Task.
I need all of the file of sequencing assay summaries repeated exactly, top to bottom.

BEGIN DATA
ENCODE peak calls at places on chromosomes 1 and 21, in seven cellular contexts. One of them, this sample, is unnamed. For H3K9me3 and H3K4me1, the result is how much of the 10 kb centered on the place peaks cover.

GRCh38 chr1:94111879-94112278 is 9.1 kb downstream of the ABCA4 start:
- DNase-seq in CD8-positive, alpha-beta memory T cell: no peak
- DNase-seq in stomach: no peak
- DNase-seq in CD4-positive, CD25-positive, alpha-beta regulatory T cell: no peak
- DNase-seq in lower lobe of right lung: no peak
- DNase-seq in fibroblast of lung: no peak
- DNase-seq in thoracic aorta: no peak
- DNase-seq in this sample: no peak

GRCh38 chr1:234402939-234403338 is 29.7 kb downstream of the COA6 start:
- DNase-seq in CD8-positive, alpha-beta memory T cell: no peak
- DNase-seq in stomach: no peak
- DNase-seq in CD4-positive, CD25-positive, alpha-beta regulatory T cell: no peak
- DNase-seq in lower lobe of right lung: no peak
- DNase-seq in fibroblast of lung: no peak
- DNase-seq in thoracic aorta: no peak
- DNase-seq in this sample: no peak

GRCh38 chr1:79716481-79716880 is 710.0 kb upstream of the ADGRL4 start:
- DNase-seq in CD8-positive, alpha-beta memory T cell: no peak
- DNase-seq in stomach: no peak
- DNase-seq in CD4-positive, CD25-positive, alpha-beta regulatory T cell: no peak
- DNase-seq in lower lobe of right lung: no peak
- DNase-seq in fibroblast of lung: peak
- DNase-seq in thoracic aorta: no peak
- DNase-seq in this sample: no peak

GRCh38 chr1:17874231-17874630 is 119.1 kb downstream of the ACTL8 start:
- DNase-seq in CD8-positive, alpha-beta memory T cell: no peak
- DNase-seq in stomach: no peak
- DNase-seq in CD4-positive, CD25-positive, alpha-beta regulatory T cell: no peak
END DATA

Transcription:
ENCODE peak calls at places on chromosomes 1 and 21, in seven cellular contexts. One of them, this sample, is unnamed. For H3K9me3 and H3K4me1, the result is how much of the 10 kb centered on the place peaks cover.

GRCh38 chr1:94111879-94112278 is 9.1 kb downstream of the ABCA4 start:
- DNase-seq in CD8-positive, alpha-beta memory T cell: no peak
- DNase-seq in stomach: no peak
- DNase-seq in CD4-positive, CD25-positive, alpha-beta regulatory T cell: no peak
- DNase-seq in lower lobe of right lung: no peak
- DNase-seq in fibroblast of lung: no peak
- DNase-seq in thoracic aorta: no peak
- DNase-seq in this sample: no peak

GRCh38 chr1:234402939-234403338 is 29.7 kb downstream of the COA6 start:
- DNase-seq in CD8-positive, alpha-beta memory T cell: no peak
- DNase-seq in stomach: no peak
- DNase-seq in CD4-positive, CD25-positive, alpha-beta regulatory T cell: no peak
- DNase-seq in lower lobe of right lung: no peak
- DNase-seq in fibroblast of lung: no peak
- DNase-seq in thoracic aorta: no peak
- DNase-seq in this sample: no peak

GRCh38 chr1:79716481-79716880 is 710.0 kb upstream of the ADGRL4 start:
- DNase-seq in CD8-positive, alpha-beta memory T cell: no peak
- DNase-seq in stomach: no peak
- DNase-seq in CD4-positive, CD25-positive, alpha-beta regulatory T cell: no peak
- DNase-seq in lower lobe of right lung: no peak
- DNase-seq in fibroblast of lung: peak
- DNase-seq in thoracic aorta: no peak
- DNase-seq in this sample: no peak

GRCh38 chr1:17874231-17874630 is 119.1 kb downstream of the ACTL8 start:
- DNase-seq in CD8-positive, alpha-beta memory T cell: no peak
- DNase-seq in stomach: no peak
- DNase-seq in CD4-positive, CD25-positive, alpha-beta regulatory T cell: no peak